Old or new, it’s home to all here
Published 8:35 pm Tuesday, February 18, 2020
I thoroughly dislike the phrase “come here.” By simply being used, it implies a person who has not lived here very long may not have the same values, or perhaps be interested in the same things, as those who have “been here.”
And there is another word much in vogue these days that I find equally troubling. It’s “locals,” the catch-all designation of folks who have lived here many years — in some instances a lifetime — and it often implies that said “locals” have certain quirks, quaint little habits that visitors like to admire as they pass through our quaint little town.
“The locals always eat here. The locals always do this, they like that. Isn’t that special?” Baloney.
Both words tend to classify and divide, and if there is one single thing our society needs today, it is less division. All of us — or certainly most of us — love this community. Whether our roots run deep in Isle of Wight’s soil and history, or we moved here during one of the recent housing booms, this is home, and we all want to see it prosper and, in various ways, protect it.
The values and interests of our residents do differ, but they always have, and the differences have more to do with upbringing and life’s experiences than with the tenure of our residency in a particular place. Regardless of those differences, we all have a contribution to make.
Recognizing the contributions of those persons who have moved into our community isn’t difficult. Old Smithfield’s charm took a couple of centuries to develop, but the town was declining severely in the late 1960s and early 1970s. Many long-established families moved to new homes because they found living in drafty old houses no longer to their liking, and as businesses moved out of downtown to try and capture the changing needs and wants of customers.
Almost overnight, however, there was something of a new awakening to what was being lost, and it was largely new residents who saw in the old federal and Victorian houses a gem waiting to be re-polished. Retirees and young professionals moved to Smithfield, bought the old houses and began rejuvenating them. Some longtime residents were also among those who made a commitment to the old town, but the wave was largely led by newcomers.
That didn’t mean longtime residents didn’t care. When Smithfield Foods President Joe Luter — a native — offered a matching grant to begin the revitalization of Main Street in the late 1980s, a quarter of a million dollars was raised within a couple of months, the bulk of it from lifelong residents who were determined to see the downtown they had always loved spruced up for the future. “Old” money poured into a nonprofit and from there to the town to brick the sidewalks and bury the utilities along Main Street. It became the only commercial street revitalization in Virginia, so far as I’ve been able to determine, that was funded largely with private money.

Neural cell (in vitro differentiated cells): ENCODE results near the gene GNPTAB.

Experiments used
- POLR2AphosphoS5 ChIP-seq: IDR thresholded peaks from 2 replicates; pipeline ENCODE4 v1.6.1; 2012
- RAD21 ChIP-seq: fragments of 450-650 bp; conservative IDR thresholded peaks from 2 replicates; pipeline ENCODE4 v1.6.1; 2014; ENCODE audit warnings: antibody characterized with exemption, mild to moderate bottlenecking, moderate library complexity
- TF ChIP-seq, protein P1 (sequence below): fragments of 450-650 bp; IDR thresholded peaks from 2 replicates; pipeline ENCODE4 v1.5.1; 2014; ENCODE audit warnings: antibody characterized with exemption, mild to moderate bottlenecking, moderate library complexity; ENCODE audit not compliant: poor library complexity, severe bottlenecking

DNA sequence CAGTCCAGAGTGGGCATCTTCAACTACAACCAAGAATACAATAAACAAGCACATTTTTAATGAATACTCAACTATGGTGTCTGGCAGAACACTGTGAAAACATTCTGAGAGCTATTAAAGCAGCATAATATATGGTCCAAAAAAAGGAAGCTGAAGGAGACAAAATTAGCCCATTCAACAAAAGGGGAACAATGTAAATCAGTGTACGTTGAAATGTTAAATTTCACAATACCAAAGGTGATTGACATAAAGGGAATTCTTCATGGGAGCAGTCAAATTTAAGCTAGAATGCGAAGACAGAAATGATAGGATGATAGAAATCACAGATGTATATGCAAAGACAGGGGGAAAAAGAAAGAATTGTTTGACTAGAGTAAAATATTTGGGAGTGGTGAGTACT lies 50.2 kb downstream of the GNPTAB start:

One lifelong resident, a retiree who lived humbly in a garage apartment, contributed a $30,000 CD, saying her family’s roots made her proud of the town and she wanted to help.
Since then, Main Street has become largely a tourist attraction, but it has remained viable thanks to the efforts of “locals” who cared.
Many of the town’s historic homes have seen multiple owners during the past half-century as aging residents stepped aside and a new wave of history-appreciative homeowners came forward. Some of the new “wave” of owners are county and town natives, others moved here from far away. All share a love of the town.
Throughout Isle of Wight County, similar stories abound. Military and business retirees who come to live in the county’s suburbs have taken leadership roles in a number of areas, adding talent and vibrancy to the county.
Nor have longtime residents and natives shirked their responsibility for the community. They continue to lead in numerous ways, in churches, civic organizations, in politics, and just in their presence.
There will always be differences of opinion and attitude, and sometimes they may seem to be more pronounced between long-established residents and newer ones. That’s just natural. But it can also be refreshing and rejuvenating, and more so if we can get past looking at ourselves as one category of resident or the other.